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12 November 20233 min.
Max Cyrek
Max Cyrek

Bot traffic – what is it and how to block it?

Bot traffic – what is it and how to block it?

Bot traffic is an issue that increasingly spends the sleep of website administrators. On the one hand, this phenomenon can be useful, but on the other, it can cause many problems and risks. What is it really and how to block bot traffic? In this article you will find out:

Bot traffic – definition

Bot traffic is a type of internet traffic that is generated by automatic computer programmes, commonly known as bots. Internet robots are used for various purposes, among which we can mention indexing of content by search engines, monitoring of prices in online shops, but also illegal activities – DDoS attacks or spreading spam.

Bot traffic is website traffic generated by bots, i.e. automatic computer programmes.

What is bot traffic?

The presence of bots on a website can also distort the results, extracted from analytical tools.

Good and bad bots

Bots can be divided into good and bad. Among the former, we can mention indexing bots (software that scans websites to collect information, used by web browsers), chatbots (serving e.g. online shop customers via chat), intelligent assistants (such as Siri or Google Assistant), marketing bots (tracking ads and monitoring customer feedback and trends) and aggregation bots (collecting news from multiple sources and delivering it to users of a given service, such as Google Discover or Google News).

‘Bad’ bots, on the other hand, include spam bots (create fake user accounts and spread spam across the web), web copying bots (copy web content and share it with other sources), credential snooping bots (retrieve leaked passwords and try to access other web resources using them), DDoS bots (spread malware) and advertising fraud bots (software that clicks on ads to generate revenue in a fraudulent manner).

Ways to identify bot traffic

How can we recognise the presence and activity of robots on our website? Your concerns should include:

  • Extended or shortened session time – the presence of bots on the website may be evidenced by, among other things, non-standard (extended or shortened) session time. Robots browse the website very quickly or very slowly, which distinguishes this type of traffic from the traffic generated by users.
  • Unusual number of page views – bot traffic may also be identified by an unusual number of page views – if you observe a significant increase in the number of page views for no apparent reason, this may mean that the traffic is generated by robots.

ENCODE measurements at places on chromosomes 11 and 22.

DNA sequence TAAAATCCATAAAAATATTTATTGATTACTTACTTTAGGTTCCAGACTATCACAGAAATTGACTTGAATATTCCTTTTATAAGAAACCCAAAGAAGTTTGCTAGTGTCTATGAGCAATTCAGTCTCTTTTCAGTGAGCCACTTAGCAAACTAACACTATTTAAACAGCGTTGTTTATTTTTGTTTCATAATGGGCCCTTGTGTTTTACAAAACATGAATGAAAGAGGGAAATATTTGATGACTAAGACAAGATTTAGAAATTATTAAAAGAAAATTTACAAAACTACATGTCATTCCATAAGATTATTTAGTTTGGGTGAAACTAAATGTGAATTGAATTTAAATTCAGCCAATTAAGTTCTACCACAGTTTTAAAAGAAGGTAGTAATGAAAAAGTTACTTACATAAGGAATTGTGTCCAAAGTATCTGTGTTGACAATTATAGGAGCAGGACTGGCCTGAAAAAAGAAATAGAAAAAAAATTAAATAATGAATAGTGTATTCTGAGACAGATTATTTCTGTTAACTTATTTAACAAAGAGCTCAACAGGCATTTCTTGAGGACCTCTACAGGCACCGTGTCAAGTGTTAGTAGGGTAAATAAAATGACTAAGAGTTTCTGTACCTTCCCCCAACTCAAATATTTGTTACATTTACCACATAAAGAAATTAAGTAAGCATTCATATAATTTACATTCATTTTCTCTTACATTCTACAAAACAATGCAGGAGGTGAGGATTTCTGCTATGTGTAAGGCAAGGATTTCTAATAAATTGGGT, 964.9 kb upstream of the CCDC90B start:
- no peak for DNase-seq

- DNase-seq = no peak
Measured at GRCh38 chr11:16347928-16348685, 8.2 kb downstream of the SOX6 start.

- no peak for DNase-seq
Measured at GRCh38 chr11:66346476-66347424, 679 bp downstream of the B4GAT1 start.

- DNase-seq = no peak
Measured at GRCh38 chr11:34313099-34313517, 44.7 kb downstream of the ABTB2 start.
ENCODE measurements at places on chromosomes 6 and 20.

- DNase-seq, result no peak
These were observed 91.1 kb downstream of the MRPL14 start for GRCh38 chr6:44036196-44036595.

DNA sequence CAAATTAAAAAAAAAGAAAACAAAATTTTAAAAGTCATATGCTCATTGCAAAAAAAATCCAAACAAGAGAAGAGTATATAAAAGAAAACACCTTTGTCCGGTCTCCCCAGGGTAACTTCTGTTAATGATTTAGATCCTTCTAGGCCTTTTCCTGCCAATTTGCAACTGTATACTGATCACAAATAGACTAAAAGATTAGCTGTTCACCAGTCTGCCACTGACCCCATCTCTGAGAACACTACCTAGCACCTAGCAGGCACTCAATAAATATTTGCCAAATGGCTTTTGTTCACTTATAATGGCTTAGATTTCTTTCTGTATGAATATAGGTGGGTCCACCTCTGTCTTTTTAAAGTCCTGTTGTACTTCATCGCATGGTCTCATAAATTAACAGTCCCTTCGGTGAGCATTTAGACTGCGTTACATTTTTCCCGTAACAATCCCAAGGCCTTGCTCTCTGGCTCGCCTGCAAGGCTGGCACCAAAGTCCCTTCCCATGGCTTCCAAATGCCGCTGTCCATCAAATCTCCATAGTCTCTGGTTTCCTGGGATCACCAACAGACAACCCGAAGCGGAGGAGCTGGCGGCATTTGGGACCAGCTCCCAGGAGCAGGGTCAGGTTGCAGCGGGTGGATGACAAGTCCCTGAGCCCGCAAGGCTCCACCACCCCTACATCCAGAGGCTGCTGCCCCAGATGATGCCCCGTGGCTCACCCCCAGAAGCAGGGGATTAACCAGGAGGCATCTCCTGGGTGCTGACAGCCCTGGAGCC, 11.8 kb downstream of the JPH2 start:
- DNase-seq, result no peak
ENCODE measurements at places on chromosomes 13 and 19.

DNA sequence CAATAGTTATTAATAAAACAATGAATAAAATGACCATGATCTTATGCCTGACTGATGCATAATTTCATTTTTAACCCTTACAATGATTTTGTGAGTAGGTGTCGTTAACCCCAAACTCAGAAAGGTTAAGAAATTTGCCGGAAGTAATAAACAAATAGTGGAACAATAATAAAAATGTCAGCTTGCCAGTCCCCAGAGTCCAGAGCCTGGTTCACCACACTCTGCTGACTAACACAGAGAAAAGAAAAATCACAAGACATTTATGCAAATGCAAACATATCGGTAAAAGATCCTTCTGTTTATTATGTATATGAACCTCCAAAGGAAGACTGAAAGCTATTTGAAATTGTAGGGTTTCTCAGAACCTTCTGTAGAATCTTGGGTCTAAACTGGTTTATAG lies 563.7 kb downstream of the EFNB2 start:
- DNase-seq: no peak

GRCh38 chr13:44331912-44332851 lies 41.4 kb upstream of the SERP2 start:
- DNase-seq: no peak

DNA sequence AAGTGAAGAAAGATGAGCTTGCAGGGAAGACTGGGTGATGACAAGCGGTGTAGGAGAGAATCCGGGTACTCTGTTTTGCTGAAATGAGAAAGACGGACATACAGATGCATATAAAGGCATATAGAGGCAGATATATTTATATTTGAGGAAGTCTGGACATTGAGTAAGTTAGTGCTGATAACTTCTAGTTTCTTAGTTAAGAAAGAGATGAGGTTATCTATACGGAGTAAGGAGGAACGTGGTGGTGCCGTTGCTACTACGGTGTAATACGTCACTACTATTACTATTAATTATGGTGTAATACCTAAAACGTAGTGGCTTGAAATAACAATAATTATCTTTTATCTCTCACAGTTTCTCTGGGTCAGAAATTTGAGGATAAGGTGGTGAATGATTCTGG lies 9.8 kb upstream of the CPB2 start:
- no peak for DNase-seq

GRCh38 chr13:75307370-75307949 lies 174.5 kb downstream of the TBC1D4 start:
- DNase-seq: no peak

• A significant increase in traffic from a single location – the presence of robots will also be indicated by a marked increase in site traffic coming from a single location.
  • A sharp increase in Bounce Rate – bot traffic can also be identified by a sharp increase in Bounce Rate – this could mean, for example, that robots have targeted one site.
  • Falsified user data – Bot traffic can also be identified by falsified user data (e.g. in forms on the website) – this is generated by robots automatically filling in such documents.

Methods of blocking bot traffic

What should you do if you recognise bot traffic on your website and want to block it? Below are some methods for blocking or limiting bot traffic completely. However, it is important to bear in mind that overly restrictive safeguards may lead to a hindrance to the use of the site by genuine users. Any steps should therefore be well thought out and implemented with a balance between security and usability. Methods of blocking bot traffic include:

  • CAPTCHA security – CAPTCHAs are tests that require users to perform a specific action, such as recognising characters or images, to confirm that they are humans and not bots. This is an effective way to filter out automated bots, as most bots are unable to solve such a task.
  • Create a robots.txt file – this file is an instruction to index the site for bots visiting it. It allows you to designate areas that bots cannot access.
  • Honeypots – otherwise known as ‘honey’ traps created specifically for bots. These are hidden elements on a page that are visible to bots, but not to real users. Bots attempt to interact with honeypots, which allows them to be identified and blocked.
  • Setting up a WAF web application firewall – this is used to filter suspicious requests and block IP addresses based on various factors.
  • Setting request frequency limits – this involves limiting the number of requests that can be sent from a given IP address at a certain time. This can help minimise the impact of bot traffic on site performance.
  • Use of bot detection systems – implementing anti-bot systems that detect malware, including PerimeterX.

Keep in mind that the key to effective bot traffic management is to understand the differences between bot types and to use appropriate security solutions. Keep in mind that not all bots have a negative impact on your site – some perform important functions, such as helping search engines index your content. With the right approach, you can effectively protect your site from unwanted traffic, keeping your users safe and comfortable with your services.

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